The mobile money based SOKO helps African goods makers
5.6 million items were sold on Etsy in the month of September alone. That’s equivalent to one item for every resident of Denmark. And that’s just Etsy – never mind the presumably hemisphere-sized eBay and others.
We take it for granted that we can buy handcrafted original goods on the web. Of course, we rarely stop to think about the infrastructure that makes those transactions possible, specifically bank accounts.
So for the world’s unbanked, being a buyer or seller online is largely out of reach. Or at least it takes a clever solution.
Newly-launched SOKO has one. The platform features jewelry and accessories from artisans in the developing world. Buyers anywhere can browse the collections in the SOKO shop, and when a transaction occurs, the creator is paid entirely in mobile money.
SOKO launched in Kenya, the world leader in mobile money (nearly two-thirds of the adult population is on M-PESA, the largest network, and some 25% of the country’s gross national product flows through it).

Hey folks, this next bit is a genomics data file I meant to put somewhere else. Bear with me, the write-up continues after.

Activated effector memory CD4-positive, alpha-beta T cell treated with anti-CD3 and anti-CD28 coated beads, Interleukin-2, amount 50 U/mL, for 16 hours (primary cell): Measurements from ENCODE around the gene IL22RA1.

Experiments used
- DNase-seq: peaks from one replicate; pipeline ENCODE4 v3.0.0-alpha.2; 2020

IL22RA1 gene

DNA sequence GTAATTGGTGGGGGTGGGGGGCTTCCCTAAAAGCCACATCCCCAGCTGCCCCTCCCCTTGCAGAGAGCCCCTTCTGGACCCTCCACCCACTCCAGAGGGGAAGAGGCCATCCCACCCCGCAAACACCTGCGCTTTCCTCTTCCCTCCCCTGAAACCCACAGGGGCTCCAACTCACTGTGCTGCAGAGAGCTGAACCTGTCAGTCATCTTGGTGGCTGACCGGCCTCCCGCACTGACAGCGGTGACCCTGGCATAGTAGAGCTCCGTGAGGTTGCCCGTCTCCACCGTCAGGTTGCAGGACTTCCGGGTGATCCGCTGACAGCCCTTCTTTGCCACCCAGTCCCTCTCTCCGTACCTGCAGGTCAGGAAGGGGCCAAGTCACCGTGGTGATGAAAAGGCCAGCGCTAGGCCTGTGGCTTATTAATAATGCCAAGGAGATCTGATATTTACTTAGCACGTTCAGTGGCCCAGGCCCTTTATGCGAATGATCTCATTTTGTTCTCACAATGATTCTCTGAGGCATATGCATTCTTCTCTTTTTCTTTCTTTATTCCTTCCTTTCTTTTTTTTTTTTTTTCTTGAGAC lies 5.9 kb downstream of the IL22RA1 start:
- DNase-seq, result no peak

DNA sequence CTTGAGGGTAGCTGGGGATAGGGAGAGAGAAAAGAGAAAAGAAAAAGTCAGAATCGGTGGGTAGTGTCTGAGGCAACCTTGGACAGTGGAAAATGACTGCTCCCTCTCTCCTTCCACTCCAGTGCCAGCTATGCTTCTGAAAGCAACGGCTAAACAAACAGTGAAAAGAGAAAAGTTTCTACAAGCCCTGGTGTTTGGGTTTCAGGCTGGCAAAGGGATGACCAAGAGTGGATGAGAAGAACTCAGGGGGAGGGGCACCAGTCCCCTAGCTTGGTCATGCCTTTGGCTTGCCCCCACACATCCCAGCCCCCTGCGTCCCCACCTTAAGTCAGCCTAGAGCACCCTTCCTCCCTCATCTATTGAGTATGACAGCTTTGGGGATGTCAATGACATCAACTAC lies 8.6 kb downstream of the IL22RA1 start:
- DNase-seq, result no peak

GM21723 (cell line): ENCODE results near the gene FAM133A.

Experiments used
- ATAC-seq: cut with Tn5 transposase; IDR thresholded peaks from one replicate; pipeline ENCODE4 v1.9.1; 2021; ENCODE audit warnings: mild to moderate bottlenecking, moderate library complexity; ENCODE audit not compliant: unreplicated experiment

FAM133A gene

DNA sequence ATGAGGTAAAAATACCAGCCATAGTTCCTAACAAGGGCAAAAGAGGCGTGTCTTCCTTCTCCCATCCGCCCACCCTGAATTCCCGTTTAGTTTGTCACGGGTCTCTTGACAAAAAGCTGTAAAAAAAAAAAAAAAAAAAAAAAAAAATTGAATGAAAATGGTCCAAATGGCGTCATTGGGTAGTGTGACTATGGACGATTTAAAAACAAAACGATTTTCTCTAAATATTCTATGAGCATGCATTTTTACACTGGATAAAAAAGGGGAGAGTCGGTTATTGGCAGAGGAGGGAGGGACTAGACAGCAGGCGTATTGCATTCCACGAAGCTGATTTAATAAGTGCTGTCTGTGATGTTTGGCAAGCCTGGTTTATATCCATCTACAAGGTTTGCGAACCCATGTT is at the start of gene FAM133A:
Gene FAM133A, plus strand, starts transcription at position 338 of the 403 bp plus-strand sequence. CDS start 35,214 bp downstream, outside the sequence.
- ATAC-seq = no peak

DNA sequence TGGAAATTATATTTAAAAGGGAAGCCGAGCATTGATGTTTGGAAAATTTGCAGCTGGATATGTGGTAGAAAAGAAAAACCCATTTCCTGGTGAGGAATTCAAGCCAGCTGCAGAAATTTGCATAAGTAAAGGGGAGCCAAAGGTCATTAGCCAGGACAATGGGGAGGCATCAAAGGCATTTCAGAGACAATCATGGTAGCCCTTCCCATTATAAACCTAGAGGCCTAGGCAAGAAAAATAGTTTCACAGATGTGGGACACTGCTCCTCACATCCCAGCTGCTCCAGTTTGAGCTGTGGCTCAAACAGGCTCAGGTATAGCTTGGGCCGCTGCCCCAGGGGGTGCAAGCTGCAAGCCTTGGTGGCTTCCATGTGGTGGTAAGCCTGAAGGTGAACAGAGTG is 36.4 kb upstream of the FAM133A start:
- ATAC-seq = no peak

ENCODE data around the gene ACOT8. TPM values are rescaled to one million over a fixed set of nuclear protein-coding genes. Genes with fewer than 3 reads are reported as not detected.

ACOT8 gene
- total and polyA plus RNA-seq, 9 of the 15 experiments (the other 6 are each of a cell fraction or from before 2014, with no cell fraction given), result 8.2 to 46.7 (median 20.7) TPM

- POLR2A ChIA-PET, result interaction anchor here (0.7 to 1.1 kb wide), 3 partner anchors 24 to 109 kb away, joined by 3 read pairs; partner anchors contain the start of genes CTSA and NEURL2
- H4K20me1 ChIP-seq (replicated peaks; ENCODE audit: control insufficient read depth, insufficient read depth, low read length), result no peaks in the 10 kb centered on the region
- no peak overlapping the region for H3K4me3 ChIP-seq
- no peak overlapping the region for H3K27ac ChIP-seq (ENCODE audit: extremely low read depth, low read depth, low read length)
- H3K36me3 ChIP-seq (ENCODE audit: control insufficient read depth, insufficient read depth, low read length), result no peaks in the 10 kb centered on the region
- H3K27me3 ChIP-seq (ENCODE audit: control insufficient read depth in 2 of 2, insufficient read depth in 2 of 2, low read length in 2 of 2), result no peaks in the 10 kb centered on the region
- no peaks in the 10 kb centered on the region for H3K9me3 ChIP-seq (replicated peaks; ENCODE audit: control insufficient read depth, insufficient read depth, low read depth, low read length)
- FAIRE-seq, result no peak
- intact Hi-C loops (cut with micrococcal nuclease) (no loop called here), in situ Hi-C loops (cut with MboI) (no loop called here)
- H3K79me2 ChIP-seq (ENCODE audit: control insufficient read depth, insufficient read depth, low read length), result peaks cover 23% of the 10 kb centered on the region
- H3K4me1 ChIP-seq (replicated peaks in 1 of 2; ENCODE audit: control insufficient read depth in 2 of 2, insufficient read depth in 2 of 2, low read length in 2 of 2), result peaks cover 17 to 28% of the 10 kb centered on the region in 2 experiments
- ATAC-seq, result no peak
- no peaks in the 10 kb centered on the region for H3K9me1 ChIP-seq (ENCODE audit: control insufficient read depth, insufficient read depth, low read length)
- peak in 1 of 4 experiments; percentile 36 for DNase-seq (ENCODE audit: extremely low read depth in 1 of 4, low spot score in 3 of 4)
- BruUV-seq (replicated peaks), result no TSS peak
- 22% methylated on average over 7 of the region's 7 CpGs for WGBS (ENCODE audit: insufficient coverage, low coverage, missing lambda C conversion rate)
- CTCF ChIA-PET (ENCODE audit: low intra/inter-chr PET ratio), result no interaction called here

The sellers can upload pictures of their products directly from their mobile phones. And the SOKO platform gives them data to help manage inventory and see the profitability of each product.
“For people in these communities, learning these basic business concepts can make a huge difference,” SOKO’s Chief Strategy Officer Diana Biggs told us.
The collections are curated by the SOKO team and feature stunning earrings, necklaces, and bracelets ranging from $30 to $180. For buyers seeking something original, it’s a compelling offering. Check out what SOKO has to offer here.
Now go forth (and compare Ouija board lunch boxes on Etsy).
$1,800: Annual per capital income in Kenya
2nd: Rank in height of Mt. Kenya of all African mountains
1874: Year Southern Comfort (SoCo) was first produced in New Orleans bar
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